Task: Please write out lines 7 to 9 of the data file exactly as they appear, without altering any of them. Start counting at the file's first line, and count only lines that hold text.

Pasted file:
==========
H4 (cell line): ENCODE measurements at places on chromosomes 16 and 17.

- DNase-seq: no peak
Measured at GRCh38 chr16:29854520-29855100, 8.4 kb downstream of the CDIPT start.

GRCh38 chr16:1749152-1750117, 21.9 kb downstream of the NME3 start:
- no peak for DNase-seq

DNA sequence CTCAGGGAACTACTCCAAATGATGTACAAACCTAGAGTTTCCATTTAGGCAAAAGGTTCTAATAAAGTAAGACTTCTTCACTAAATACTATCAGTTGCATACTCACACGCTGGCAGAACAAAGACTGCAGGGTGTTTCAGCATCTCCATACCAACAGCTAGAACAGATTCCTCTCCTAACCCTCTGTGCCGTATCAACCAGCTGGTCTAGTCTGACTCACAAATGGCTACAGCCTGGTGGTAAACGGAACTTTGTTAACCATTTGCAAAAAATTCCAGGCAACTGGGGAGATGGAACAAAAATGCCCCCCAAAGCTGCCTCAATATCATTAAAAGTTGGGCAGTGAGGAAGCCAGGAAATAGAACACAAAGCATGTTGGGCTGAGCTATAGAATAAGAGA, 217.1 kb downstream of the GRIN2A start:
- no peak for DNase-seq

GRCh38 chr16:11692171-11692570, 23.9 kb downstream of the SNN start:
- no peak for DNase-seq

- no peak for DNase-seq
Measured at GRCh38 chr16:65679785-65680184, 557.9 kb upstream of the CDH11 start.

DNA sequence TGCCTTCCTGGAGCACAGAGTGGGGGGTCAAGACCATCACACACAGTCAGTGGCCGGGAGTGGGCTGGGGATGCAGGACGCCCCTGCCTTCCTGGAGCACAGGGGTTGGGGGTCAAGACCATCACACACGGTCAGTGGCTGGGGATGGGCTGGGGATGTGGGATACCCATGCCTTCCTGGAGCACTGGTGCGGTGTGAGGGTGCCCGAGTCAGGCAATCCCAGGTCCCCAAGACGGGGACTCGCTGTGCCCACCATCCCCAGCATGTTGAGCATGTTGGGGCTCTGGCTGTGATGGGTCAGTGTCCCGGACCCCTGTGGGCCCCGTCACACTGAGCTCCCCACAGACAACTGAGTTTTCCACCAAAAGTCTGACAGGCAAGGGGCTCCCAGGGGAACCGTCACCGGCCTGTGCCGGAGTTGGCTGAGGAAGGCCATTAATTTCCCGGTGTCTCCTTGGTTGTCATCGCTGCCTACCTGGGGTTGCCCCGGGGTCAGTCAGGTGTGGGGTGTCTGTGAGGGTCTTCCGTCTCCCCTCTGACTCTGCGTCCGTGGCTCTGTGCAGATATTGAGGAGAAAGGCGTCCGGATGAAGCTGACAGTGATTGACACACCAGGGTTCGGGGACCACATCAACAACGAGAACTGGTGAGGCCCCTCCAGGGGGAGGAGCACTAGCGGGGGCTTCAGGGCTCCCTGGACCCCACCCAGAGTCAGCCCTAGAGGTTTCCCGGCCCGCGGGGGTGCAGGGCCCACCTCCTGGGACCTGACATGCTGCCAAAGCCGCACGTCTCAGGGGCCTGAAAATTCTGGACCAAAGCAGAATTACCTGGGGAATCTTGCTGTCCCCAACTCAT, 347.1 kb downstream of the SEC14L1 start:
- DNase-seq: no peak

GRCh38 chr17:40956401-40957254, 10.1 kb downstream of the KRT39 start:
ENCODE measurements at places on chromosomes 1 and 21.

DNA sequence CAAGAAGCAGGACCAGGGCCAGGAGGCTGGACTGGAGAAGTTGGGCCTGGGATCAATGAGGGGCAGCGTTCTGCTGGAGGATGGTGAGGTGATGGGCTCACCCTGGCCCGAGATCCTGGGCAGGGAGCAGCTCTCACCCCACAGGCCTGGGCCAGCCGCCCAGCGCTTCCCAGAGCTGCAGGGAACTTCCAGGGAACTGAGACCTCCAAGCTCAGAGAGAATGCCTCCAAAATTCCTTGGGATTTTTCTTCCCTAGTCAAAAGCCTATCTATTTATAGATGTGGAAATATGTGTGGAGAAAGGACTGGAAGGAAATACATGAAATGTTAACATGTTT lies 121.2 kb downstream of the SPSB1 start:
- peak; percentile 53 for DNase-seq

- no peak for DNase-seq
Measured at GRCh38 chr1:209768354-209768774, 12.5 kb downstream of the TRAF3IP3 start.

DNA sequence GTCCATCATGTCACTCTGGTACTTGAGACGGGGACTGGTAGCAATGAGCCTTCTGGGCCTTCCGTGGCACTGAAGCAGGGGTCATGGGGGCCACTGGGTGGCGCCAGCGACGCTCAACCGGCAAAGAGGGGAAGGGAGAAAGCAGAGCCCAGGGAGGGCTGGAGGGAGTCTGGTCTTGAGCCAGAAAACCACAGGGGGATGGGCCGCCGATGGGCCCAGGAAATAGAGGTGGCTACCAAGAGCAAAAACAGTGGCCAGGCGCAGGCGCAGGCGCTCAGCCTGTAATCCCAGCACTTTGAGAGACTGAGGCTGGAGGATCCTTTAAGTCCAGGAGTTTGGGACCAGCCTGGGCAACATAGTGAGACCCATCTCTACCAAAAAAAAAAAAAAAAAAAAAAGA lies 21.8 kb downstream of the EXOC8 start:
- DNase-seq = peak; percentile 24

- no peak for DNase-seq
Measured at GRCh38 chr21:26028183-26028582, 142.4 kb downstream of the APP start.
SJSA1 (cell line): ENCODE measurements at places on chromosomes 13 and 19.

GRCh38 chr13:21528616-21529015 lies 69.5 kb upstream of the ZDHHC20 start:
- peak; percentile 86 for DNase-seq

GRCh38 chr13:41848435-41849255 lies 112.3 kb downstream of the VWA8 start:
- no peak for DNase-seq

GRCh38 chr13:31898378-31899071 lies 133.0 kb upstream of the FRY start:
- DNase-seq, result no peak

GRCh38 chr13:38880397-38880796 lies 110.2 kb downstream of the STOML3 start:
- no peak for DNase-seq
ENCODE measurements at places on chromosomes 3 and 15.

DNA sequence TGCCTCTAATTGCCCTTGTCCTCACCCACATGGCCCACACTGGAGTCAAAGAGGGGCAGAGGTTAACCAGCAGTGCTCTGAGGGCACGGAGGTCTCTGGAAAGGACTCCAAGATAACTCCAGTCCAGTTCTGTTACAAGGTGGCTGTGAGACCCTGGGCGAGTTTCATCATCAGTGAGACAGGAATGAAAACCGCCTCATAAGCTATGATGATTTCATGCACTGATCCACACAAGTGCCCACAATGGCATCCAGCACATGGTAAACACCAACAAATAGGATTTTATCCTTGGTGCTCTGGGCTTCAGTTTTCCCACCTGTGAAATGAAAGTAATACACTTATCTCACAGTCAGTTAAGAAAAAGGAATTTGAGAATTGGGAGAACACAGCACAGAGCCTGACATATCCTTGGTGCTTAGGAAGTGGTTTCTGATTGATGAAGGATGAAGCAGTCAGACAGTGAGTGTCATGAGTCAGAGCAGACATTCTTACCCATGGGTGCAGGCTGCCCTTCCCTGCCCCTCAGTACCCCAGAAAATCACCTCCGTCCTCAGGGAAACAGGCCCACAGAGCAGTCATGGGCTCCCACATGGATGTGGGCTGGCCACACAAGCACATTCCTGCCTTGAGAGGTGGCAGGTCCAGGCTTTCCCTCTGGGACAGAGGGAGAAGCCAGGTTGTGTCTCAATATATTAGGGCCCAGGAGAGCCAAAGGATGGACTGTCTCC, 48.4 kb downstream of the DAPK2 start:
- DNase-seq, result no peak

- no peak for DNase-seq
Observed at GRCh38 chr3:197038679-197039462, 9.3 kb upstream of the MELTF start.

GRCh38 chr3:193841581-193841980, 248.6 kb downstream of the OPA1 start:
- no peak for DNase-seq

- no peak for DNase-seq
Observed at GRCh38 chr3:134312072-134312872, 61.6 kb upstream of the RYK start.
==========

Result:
- no peak for DNase-seq

GRCh38 chr16:11692171-11692570, 23.9 kb downstream of the SNN start:
- no peak for DNase-seq